Anarchism in Algeria mainly concerns the history of the libertarian movement during and after French colonization in Algeria.

The colonial period

According to the French historian Gilbert Meynier: "The anticolonialist antecedents of French anarchism do not really make it possible to distinguish it, from the rest of the workers' movement in the colonies. It would be wrong to think that the anarchist tradition was quite anticolonialist. If activists claiming in any way the libertarian / anarchist current could have anti-colonialist positions, it was mainly through antimilitarism or defense, general and global, the oppressed."[1]

As early as the end of the 19th century, numerous groups of political activists (emigrants or exiles of European origin) claimed to be anarchist. Despite their desire to promote anarchism to the entire population of Algeria, the anarchist movement was predominantly European. Article writers, as well as subscribers of the libertarian press, were in their vast majority Europeans from Algeria. It was not until the 1920s that activists of Algerian Arab and Berber origin joined the movement.[2]

The libertarian press

The first anarchist newspaper, Revolutionary Action, was published in Algiers in 1887.[3] Élisée Reclus participated in anarchist attempts in Algeria to try to found a local labor movement. At that time, some libertarians sympathized with emigrating to Africa for the purpose of "revolutionary propaganda".[4] Over the decades numerous publications emerged printing a variety of anarchist viewpoints, including translations of Peter Kropotkin's works. By 1890, anarchist groups were publishing newspapers and holding public meetings in Algiers, Bab El Oued, Boufarik and Mustapha. These groups refused to send delegates to the Algerian Socialist Congress of 1901, instead standing for the creation of a revolutionary Committee with a single objective: "the Social Revolution".[2]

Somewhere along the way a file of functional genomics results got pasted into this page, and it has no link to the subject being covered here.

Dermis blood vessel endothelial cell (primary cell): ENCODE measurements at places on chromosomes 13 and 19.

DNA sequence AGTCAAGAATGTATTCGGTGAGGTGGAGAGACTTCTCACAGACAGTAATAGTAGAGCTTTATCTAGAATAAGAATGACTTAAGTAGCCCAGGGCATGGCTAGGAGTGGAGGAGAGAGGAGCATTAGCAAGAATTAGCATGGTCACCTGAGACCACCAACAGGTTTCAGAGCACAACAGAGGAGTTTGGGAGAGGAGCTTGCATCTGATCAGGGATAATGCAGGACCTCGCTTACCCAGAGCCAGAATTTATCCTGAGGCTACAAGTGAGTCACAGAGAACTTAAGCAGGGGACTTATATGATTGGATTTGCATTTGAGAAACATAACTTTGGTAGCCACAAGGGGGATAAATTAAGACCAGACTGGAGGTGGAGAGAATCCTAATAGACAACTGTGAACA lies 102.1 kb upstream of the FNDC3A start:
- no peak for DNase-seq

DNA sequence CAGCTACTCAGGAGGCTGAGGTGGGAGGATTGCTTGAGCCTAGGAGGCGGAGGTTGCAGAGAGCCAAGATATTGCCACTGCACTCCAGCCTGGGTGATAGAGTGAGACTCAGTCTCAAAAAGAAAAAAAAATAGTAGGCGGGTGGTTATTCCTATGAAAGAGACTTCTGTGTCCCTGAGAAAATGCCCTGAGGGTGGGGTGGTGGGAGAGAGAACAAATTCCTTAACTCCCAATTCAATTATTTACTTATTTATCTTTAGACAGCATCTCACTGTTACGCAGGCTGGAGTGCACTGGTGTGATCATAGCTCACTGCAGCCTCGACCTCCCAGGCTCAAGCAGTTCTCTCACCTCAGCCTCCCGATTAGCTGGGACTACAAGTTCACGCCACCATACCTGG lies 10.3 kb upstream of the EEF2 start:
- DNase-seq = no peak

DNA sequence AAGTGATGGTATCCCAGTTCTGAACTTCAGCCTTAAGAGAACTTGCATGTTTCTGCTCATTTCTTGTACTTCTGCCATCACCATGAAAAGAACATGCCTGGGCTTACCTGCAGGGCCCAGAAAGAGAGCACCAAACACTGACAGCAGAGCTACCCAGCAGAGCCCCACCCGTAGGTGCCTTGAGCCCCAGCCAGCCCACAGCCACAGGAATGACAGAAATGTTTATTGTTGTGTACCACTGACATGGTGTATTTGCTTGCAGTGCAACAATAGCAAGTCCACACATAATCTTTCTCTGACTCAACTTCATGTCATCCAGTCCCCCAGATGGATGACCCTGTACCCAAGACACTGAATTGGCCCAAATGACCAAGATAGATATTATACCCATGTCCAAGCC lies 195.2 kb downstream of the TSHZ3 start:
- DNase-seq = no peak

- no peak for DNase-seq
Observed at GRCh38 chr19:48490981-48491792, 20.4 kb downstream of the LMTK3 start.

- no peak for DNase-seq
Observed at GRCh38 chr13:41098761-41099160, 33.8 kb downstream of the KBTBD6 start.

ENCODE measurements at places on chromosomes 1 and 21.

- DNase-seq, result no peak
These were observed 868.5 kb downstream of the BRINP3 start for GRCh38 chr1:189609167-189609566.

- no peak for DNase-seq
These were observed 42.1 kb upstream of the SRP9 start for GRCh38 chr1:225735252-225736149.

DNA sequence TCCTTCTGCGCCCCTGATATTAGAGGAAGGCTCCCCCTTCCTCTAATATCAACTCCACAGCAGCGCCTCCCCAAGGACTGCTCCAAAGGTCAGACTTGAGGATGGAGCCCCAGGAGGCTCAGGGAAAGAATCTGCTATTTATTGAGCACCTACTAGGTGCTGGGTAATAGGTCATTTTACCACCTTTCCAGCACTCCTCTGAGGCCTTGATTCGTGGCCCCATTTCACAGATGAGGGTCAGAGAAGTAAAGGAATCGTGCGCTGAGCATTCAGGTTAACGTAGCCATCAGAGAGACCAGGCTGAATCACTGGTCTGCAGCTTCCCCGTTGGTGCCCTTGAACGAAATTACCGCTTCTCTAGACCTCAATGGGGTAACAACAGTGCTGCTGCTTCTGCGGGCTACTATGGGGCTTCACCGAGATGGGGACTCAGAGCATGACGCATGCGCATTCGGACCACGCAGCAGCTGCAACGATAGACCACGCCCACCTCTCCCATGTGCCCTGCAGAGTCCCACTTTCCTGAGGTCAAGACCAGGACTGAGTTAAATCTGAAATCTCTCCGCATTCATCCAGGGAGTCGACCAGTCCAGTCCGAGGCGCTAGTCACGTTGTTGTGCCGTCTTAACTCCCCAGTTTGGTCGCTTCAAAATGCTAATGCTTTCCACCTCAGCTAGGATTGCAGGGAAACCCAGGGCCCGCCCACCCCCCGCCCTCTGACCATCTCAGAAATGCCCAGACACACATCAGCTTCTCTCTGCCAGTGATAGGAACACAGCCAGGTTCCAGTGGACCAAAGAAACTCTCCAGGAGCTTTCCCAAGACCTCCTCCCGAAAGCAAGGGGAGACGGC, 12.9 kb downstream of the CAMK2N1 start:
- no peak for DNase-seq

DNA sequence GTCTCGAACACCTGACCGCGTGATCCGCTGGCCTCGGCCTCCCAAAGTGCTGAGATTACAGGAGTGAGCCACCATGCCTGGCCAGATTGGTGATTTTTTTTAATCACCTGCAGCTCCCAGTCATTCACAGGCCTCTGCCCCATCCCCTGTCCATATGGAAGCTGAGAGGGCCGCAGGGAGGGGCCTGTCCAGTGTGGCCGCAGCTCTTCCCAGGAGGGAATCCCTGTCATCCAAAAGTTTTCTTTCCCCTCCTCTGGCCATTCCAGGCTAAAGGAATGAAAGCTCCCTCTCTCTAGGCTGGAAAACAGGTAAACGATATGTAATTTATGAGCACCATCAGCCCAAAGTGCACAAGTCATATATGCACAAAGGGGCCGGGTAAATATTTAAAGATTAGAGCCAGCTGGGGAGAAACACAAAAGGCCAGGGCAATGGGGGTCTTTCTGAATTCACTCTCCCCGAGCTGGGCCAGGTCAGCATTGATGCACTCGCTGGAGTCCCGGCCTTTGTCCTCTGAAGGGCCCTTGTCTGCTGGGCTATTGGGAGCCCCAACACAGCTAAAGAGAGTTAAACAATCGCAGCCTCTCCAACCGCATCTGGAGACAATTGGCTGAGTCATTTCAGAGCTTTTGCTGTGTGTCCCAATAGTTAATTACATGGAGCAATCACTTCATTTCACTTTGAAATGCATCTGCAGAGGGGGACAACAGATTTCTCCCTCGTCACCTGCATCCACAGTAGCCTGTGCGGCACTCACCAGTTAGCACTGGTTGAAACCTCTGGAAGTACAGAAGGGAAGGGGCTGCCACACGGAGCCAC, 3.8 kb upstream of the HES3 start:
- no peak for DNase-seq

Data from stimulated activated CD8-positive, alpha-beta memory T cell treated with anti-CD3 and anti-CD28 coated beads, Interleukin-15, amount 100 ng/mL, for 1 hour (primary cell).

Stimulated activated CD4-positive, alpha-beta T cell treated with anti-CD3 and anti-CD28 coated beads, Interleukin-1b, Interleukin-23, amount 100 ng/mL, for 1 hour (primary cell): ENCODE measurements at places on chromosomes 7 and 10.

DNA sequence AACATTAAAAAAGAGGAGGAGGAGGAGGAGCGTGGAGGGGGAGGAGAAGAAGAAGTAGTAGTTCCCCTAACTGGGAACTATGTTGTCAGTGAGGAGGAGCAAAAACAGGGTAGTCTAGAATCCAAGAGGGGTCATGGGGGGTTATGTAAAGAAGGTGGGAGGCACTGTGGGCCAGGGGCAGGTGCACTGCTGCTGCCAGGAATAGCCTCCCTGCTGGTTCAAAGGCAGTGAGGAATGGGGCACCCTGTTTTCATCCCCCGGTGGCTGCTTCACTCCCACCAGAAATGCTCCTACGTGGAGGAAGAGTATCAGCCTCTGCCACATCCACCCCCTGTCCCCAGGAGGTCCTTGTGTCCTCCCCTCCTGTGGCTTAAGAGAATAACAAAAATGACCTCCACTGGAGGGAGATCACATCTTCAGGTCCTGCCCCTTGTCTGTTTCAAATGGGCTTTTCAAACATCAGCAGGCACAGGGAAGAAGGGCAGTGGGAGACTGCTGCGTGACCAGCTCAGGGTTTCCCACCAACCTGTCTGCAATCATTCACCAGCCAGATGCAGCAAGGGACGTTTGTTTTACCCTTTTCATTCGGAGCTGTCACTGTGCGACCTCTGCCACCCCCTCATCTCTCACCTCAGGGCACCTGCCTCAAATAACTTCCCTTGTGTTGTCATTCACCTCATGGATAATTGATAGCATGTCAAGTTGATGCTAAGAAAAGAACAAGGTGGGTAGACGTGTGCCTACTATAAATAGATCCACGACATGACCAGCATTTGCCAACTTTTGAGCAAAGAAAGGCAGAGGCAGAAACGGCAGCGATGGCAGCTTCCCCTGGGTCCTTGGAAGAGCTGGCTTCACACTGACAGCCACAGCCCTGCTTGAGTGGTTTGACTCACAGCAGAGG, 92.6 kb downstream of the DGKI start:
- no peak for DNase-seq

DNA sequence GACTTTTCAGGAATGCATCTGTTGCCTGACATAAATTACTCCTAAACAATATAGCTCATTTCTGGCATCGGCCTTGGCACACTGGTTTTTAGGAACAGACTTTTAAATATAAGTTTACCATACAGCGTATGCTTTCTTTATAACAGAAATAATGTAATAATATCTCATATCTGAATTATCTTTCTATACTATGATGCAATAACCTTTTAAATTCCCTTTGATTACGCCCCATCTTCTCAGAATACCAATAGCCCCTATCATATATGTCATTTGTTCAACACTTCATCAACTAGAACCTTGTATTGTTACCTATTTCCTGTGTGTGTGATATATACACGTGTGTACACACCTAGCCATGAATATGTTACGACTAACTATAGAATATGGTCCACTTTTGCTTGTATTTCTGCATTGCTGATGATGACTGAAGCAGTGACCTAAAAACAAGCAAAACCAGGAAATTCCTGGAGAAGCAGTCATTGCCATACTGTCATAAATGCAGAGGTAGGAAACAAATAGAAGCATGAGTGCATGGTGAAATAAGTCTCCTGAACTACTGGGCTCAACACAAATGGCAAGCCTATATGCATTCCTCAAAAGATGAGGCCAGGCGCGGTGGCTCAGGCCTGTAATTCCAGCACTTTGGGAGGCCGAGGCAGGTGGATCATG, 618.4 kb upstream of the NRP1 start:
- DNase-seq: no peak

Sail Mohamed, an Algerian anarcho-syndicalist and foreign volunteer in the Durruti Column during the Spanish Civil War.
Sail Mohamed, an Algerian anarcho-syndicalist and foreign volunteer in the Durruti Column during the Spanish Civil War.

In 1923, the "Libertarian Federation of North Africa" and its newspaper, Le Flambeau, was established by Algerian anarchists to coordinate Maghrebi libertarians in one and the same political organisation: "Le Flambeau has the ambition to unite all the anarchist comrades, scattered on all sides of our region, in the young and lively anarchist federation of northern French Africa and intensify anarchist propaganda more than ever".[2]

References

  1. ^ French Anarchists and the Algerian War
  2. ^ a b c Philippe Bouba, Le mouvement anarchiste en Algérie de 1887 à 1926 : presse de propagande et de combat, activités militantes et positions politiques face au fait colonial], Université d'Oran Es-Sénia, CRASC, Université de Perpignan, CRHiSM, 2011
  3. ^ René Bianco, ed. (1897). "L'Action révolutionnaire". 100 ans de presse anarchiste (in French). ISSN 2120-1994. OCLC 473029141.
  4. ^ Ferretti, Federico (2012). "Esclaves libérés et vols d'histoire: la géographie d'Élisée Reclus et l'Afrique subsaharienne". Elisée - Revista de Geografia da Ueg. Elisée - Revista de Geografia, Université de Genève (in French). 1 (2): 8. OCLC 835144391.